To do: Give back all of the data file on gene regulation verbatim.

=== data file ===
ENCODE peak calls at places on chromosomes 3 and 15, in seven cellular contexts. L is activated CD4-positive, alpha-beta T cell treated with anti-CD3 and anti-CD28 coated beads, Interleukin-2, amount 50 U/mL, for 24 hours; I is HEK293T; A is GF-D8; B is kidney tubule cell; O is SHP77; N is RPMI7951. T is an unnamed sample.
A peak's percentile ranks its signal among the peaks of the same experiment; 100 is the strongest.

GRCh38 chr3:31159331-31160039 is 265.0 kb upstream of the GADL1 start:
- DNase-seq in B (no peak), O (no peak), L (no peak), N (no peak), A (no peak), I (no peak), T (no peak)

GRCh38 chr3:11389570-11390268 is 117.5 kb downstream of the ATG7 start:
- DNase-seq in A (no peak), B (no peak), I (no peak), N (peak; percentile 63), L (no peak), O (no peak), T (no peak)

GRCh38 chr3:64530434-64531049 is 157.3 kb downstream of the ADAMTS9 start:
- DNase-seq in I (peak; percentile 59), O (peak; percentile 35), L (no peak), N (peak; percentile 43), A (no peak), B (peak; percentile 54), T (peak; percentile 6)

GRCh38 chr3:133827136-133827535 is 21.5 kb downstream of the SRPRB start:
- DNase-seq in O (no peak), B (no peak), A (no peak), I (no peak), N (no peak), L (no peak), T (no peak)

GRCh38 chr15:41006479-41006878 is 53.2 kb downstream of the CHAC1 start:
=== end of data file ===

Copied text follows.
ENCODE peak calls at places on chromosomes 3 and 15, in seven cellular contexts. L is activated CD4-positive, alpha-beta T cell treated with anti-CD3 and anti-CD28 coated beads, Interleukin-2, amount 50 U/mL, for 24 hours; I is HEK293T; A is GF-D8; B is kidney tubule cell; O is SHP77; N is RPMI7951. T is an unnamed sample.
A peak's percentile ranks its signal among the peaks of the same experiment; 100 is the strongest.

GRCh38 chr3:31159331-31160039 is 265.0 kb upstream of the GADL1 start:
- DNase-seq in B (no peak), O (no peak), L (no peak), N (no peak), A (no peak), I (no peak), T (no peak)

GRCh38 chr3:11389570-11390268 is 117.5 kb downstream of the ATG7 start:
- DNase-seq in A (no peak), B (no peak), I (no peak), N (peak; percentile 63), L (no peak), O (no peak), T (no peak)

GRCh38 chr3:64530434-64531049 is 157.3 kb downstream of the ADAMTS9 start:
- DNase-seq in I (peak; percentile 59), O (peak; percentile 35), L (no peak), N (peak; percentile 43), A (no peak), B (peak; percentile 54), T (peak; percentile 6)

GRCh38 chr3:133827136-133827535 is 21.5 kb downstream of the SRPRB start:
- DNase-seq in O (no peak), B (no peak), A (no peak), I (no peak), N (no peak), L (no peak), T (no peak)

GRCh38 chr15:41006479-41006878 is 53.2 kb downstream of the CHAC1 start: